From its inception, the automotive industry has been shaped by innovation and disruption. In recent years, these transformations have taken shape in rapid digitization, ever-growing Electric Vehicle (EV) infrastructure, and advanced connectivity. These shifts have redirected the automotive industry, meeting and surpassing customer expectations for what vehicles should accomplish. However, they have also opened the door to cybersecurity concerns — and the last year has shown just how much of an impact these threats can have.
Recently, Upstream published their 2023 Global Automotive Cybersecurity Report. In it, they explored the cybersecurity threats that plague the automotive industry, as well as the things the sector can do to protect itself as these threats continue to evolve. Here’s a closer look at five important findings in this comprehensive document.
As the automotive industry becomes more connected and digitized — and automotive companies open new revenue streams as a result — the attack vectors are evolving beyond traditional stakeholders. According to the report, the top cyberattack vectors in 2022 were telematics and application servers (35%), remote keyless entry systems (18%), electronic control units (14%), automotive and smart mobility APIs (12%), infotainment systems (8%), mobile applications (6%), and EV charging infrastructure (4%).
Looking a little closer, some of the emerging attack vectors include:
- Vehicle subscription services: Subscription services for in-car features, for example, require drivers to share Personally Identifiable Information (PII) with their provider, opening the door to identity- and authentication-related attacks.
- Third-party automotive mobile apps: These apps are designed to enhance the driver’s experience and often require information like the driver’s PII and sensitive vehicle data that’s appealing to bad actors.
- EV charging networks and infrastructure: Rapid growth in the EV landscape has increased the potential for attacks via charging ports. This is prompting all EV stakeholders to do more from a cybersecurity standpoint.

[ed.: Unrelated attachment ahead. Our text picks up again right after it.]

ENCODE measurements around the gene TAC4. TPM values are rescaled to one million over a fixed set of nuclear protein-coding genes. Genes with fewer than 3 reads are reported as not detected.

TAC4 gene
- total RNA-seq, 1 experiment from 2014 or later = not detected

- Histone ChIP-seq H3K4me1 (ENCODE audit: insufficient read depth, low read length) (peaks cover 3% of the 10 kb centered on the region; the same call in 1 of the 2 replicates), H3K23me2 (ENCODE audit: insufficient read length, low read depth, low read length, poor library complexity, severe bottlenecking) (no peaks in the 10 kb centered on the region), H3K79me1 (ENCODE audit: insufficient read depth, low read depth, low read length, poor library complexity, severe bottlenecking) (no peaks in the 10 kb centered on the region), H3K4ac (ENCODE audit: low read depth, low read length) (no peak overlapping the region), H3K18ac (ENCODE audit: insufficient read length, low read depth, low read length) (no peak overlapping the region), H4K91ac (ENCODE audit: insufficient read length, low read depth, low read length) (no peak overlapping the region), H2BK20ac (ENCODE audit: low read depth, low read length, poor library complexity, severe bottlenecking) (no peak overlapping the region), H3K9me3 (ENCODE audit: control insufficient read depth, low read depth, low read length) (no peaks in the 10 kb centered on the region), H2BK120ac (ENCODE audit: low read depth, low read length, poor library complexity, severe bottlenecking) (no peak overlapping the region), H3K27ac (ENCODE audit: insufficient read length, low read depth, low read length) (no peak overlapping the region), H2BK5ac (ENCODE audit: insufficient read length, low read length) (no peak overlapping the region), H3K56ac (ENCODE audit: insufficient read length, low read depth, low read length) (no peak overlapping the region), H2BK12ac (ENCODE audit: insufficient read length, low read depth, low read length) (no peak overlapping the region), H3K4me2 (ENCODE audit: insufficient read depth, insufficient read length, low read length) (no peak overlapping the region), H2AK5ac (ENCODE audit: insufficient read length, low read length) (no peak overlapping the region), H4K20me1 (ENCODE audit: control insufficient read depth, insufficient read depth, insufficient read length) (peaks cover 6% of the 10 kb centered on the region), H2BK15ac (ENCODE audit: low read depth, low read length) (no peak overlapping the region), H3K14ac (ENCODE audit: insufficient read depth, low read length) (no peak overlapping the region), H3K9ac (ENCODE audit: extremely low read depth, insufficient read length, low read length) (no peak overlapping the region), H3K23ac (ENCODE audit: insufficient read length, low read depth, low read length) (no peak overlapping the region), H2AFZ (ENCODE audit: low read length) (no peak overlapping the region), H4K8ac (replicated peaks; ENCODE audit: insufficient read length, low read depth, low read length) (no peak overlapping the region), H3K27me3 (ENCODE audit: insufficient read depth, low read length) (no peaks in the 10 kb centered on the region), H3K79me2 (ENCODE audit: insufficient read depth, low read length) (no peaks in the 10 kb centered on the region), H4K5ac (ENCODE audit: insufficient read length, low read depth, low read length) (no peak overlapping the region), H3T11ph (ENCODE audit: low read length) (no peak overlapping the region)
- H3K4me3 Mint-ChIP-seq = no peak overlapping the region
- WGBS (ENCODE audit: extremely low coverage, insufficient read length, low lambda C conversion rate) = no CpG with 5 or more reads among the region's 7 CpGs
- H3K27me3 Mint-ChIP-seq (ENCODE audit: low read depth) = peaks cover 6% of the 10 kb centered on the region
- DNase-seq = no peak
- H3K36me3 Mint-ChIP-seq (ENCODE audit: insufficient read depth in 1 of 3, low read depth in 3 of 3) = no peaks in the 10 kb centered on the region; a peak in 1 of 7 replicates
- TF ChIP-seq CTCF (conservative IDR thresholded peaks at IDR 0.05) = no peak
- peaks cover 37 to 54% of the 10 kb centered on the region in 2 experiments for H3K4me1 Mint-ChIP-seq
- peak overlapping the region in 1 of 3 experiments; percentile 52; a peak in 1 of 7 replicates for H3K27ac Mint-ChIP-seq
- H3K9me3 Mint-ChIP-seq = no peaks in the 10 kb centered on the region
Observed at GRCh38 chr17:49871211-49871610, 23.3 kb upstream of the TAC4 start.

- Fleet management: The Internet of Things (IoT) has allowed for fleet management software that leverages data collected from vehicle fleets. Connected fleet infrastructure has many advantages, but also creates multiple attack vectors for attackers that could impact multiple fleet vehicles simultaneously.
- New insurance models: Insurance is evolving with the use of telemetric data that focuses on driver behavior and usage. This often requires real-time monitoring with devices installed in the vehicle — devices that can be compromised by attackers infiltrating the insurance company’s network.
- Smart mobility APIs: In 2022, the number of automotive API attacks grew by 380%. As the use of this technology continues to increase, so do the risks associated with APIs.
This shift to new vectors means that automotive companies need to take an approach to cybersecurity that’s more focused on technology and IT, and less on vehicle-centric security models.
As the automotive industry continues to change and grow, so does cybercrime. In fact, cyberattacks are becoming even more refined to match the evolution in the industry.
For starters, nearly all attacks (97%) are being conducted remotely, and 70% of remote attacks are perpetrated at long range, i.e., not near the vehicle, that rely on network connectivity.
Bad actors are also refining their approach to ransomware, which occurs when a criminal has access to key digital infrastructure and holds it ransom for a high dollar amount. They often manifest as massive data breaches, denial of service, and production shutdowns that impact the entire supply chain. In a time where supply chain issues are already rampant, this is particularly problematic.